The 1883 visit to Australia of Irish nationalists, John Redmond MP and brother Willie Redmond, was a massive and controversial event wherever they went including Adelaide and Sydney, but they found Queensland was busy annexing a foreign nation.
With Germany and France becoming a more visible colonising presence in the South Pacific from the early 1880s, there was alarm about the threat of their expanding power. On April 4, 1883 Queensland premier Thomas McIlwraith ordered Henry Chester, Police Magistrate on Thursday Island, to formally annex the south-eastern section of Papua New Guinea and adjacent islands in the name of the British government. The British were appalled, strongly rebuking McIlwraith for his actions and repudiating the claim, which remained popular in Queensland.
A British parliamentarian, the MP for New Ross John Redmond, was in Queensland at the time, having arrived from Sydney aboard the Derwent on March 22, 1883. Redmond was smart enough to keep his opinions on Queensland’s New Guinea adventure to himself and set about winning a new colony over to his views on Irish nationalism. The newspaper The Express said his reception in Brisbane was friendlier than Sydney but he continued to be plagued by a lack of suitable venues to make his case, as the Protestant establishment tried to derail his tour.
At a breakfast meeting the morning after his arrival, parliamentarian Kevin Izod O’Doherty introduced Redmond to the audience at Lennon’s Hotel. O’Doherty was a doctor and a Young Irelander transported to Australia for treason after the short-lived 1848 rebellion in Ireland. Later pardoned, he practiced in Brisbane and became a president of the Queensland Medical Association and a member for Brisbane in the Legislative Assembly. He retained a strong interest in Irish politics and was president of the Queensland branch of the Land League. It was Easter weekend and Redmond stayed in Brisbane as O’Doherty’s guest. On Easter Monday O’Doherty presided as Redmond spoke to 2000 people at a picnic in Goodna and set up a branch of the Irish National League.
A few days later Redmond addressed a Brisbane meeting. The Courier newspaper was impressed by Redmond’s moderate tone and approved the Queensland government’s decision to offer Redmond a free rail pass, something NSW would not do. The Courier was nuanced but explained on March 28 why Ireland could not have self-government unlike the Australian colonies. Australia was too distant from Britain to be governed by London (though it also castigated the Brisbane government for its New Guinea adventurism) while Ireland was an integral part of the UK. “It is not a mere dependency, and cannot be one while the British Empire exists,” the Courier wrote. “It is preposterous to suppose that any Englishman loyal to his country can sanction the disintegration involved in national Home Rule for Ireland”. They said a separate Ireland would impose duties on English products, raise a militia and would eventually proclaim a separate nation. While the Courier accurate predicted 20th century events, its view was staunchly Anglo-centric, never willing to put itself in Irish shoes.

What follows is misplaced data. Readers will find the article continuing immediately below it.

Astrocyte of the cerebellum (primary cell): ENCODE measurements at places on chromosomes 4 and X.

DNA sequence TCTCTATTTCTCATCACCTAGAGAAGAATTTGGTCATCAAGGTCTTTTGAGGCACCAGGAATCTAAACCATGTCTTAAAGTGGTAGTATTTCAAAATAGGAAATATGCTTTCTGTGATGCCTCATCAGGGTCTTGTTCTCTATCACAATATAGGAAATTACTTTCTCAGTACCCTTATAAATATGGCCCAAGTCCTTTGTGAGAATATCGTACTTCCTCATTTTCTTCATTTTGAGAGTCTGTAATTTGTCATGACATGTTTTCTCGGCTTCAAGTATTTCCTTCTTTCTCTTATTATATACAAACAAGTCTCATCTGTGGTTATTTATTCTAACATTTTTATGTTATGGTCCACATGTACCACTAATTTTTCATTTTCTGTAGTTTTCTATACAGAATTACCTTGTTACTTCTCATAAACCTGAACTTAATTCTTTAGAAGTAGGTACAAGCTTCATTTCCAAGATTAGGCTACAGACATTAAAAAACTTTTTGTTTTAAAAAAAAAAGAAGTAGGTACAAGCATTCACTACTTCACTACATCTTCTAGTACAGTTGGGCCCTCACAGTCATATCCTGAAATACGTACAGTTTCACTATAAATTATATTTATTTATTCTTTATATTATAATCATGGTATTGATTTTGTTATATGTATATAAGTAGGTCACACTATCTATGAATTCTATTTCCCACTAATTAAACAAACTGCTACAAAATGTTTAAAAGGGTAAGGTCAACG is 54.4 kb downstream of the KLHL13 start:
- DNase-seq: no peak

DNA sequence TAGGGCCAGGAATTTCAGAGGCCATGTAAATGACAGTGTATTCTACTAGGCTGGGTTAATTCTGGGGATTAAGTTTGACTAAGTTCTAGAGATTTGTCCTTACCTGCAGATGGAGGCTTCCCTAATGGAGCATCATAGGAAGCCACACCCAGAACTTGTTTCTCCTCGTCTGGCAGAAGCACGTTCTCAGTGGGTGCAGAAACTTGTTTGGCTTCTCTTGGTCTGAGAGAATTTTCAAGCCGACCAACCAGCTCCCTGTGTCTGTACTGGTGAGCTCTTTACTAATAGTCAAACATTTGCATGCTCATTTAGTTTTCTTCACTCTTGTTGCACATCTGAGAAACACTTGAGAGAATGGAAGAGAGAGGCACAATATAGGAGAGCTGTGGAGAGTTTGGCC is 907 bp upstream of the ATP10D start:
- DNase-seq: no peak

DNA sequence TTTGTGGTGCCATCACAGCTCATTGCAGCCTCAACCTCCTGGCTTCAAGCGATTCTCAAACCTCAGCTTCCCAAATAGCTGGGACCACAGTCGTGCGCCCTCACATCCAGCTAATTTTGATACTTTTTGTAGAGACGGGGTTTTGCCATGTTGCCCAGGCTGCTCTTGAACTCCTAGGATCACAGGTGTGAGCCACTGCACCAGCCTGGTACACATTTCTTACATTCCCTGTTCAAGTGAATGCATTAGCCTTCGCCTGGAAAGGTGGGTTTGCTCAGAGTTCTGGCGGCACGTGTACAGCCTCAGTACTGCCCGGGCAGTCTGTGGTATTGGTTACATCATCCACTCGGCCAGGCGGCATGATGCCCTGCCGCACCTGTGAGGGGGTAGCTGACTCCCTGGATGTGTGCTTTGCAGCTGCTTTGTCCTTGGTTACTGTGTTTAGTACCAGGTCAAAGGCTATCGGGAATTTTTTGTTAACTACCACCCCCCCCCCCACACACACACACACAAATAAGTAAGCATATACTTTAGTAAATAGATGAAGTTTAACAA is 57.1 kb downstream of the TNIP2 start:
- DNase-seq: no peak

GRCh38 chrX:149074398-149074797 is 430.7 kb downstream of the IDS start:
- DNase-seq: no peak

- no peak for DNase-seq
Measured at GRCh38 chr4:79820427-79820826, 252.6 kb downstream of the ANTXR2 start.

Meanwhile the Redmonds split up to cover regional Queensland. Willie spoke in Brisbane and Warwick while John took a ship to Maryborough. At Gympie there was a large contingent of Irish at the goldrush and the town created Australia’s first Land League branch. John spoke to a crowd of 3000 and was presented with gold by the ladies of Gympie. In Maryborough Redmond was initially refused the use of the town hall but that decision was overturned when citizens petitioned the mayor. He went on to Rockhampton where he addressed the Hibernian Hall before departing to Brisbane.
On Friday, April 13 Redmond gave his main address at the Brisbane Theatre Royal where he explained what self-government for Ireland would look like. He wanted decentralisation not separation, and a parliament responsible for internal affairs answerable to the Queen. Westminster would continue to regulate international functions. The Courier commended Redmond’s plain-speaking but remained firmly opposed to Irish home rule.
In Toowoomba, Redmond attacked the Australian press which had accused him of being a mouthpiece of “an intolerant faction… about 100 years behind their brethren at home in intelligence and information”. There were meetings in Warwick and Stanthorpe before crossing back to NSW following in Willie’s footsteps. At Tenterfield a cavalcade of 200 people on horseback and in buggies escorted him into town. He was refused use of the hall and school of arts but spoke at the Catholic Church where he attacked anti-Irish politician Henry Parkes in his own electorate.
Parkes had asked parliament to adopt a “loyal and dutiful address” to Queen Victoria to disapprove of the “strangers” in their midst. The move failed as Premier Alexander Stuart dismissed as absurd the idea the Redmonds could undermine colonists’ loyalty. An angry Redmond called Parkes a “political charlatan” who made false allegations against him and the Irish National League.
He spoke in Inverell, Glen Innes, Tamworth and Tingha where the meeting was disrupted by “an explosion of Chinese crackers, gunpowder and cayenne pepper.” The meetings in Armidale, Maitland and Newcastle were less eventful. The gruelling northern tour ended with a short break in Sydney in early May. Willie Redmond lightened the tone with a lecture on Irish poetry at St Patrick’s Hall while John recited Longfellow’s The Golden Legend, which told of the miracles and martyrdoms of the saints. Redmond was no saint or martyr but as 1883 passed its half way mark, he remained hopeful of a miracle conversion of Australia’s press to the Irish cause.